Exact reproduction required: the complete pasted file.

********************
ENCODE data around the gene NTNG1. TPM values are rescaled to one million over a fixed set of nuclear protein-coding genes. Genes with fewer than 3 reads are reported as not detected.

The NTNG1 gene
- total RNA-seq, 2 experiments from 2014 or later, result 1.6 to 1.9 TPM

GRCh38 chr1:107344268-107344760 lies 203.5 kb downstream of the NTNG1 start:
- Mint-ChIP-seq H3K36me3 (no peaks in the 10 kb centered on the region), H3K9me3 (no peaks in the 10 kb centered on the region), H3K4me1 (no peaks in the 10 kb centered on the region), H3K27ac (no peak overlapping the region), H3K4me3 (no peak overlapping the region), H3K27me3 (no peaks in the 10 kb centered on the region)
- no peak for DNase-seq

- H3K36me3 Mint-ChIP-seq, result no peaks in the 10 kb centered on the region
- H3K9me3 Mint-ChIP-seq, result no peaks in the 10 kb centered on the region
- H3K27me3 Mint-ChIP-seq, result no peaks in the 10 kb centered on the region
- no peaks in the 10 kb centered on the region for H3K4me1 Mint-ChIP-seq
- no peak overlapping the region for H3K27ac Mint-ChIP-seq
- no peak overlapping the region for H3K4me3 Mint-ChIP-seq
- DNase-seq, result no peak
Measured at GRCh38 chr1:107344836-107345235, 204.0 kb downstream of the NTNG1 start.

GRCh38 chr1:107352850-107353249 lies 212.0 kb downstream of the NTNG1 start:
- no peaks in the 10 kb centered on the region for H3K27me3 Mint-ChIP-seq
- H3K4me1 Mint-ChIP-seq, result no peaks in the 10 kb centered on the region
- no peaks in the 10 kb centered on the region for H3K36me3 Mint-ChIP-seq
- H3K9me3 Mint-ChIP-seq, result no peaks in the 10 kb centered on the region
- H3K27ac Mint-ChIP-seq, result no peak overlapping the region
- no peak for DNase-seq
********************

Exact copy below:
ENCODE data around the gene NTNG1. TPM values are rescaled to one million over a fixed set of nuclear protein-coding genes. Genes with fewer than 3 reads are reported as not detected.

The NTNG1 gene
- total RNA-seq, 2 experiments from 2014 or later, result 1.6 to 1.9 TPM

GRCh38 chr1:107344268-107344760 lies 203.5 kb downstream of the NTNG1 start:
- Mint-ChIP-seq H3K36me3 (no peaks in the 10 kb centered on the region), H3K9me3 (no peaks in the 10 kb centered on the region), H3K4me1 (no peaks in the 10 kb centered on the region), H3K27ac (no peak overlapping the region), H3K4me3 (no peak overlapping the region), H3K27me3 (no peaks in the 10 kb centered on the region)
- no peak for DNase-seq

- H3K36me3 Mint-ChIP-seq, result no peaks in the 10 kb centered on the region
- H3K9me3 Mint-ChIP-seq, result no peaks in the 10 kb centered on the region
- H3K27me3 Mint-ChIP-seq, result no peaks in the 10 kb centered on the region
- no peaks in the 10 kb centered on the region for H3K4me1 Mint-ChIP-seq
- no peak overlapping the region for H3K27ac Mint-ChIP-seq
- no peak overlapping the region for H3K4me3 Mint-ChIP-seq
- DNase-seq, result no peak
Measured at GRCh38 chr1:107344836-107345235, 204.0 kb downstream of the NTNG1 start.

GRCh38 chr1:107352850-107353249 lies 212.0 kb downstream of the NTNG1 start:
- no peaks in the 10 kb centered on the region for H3K27me3 Mint-ChIP-seq
- H3K4me1 Mint-ChIP-seq, result no peaks in the 10 kb centered on the region
- no peaks in the 10 kb centered on the region for H3K36me3 Mint-ChIP-seq
- H3K9me3 Mint-ChIP-seq, result no peaks in the 10 kb centered on the region
- H3K27ac Mint-ChIP-seq, result no peak overlapping the region
- no peak for DNase-seq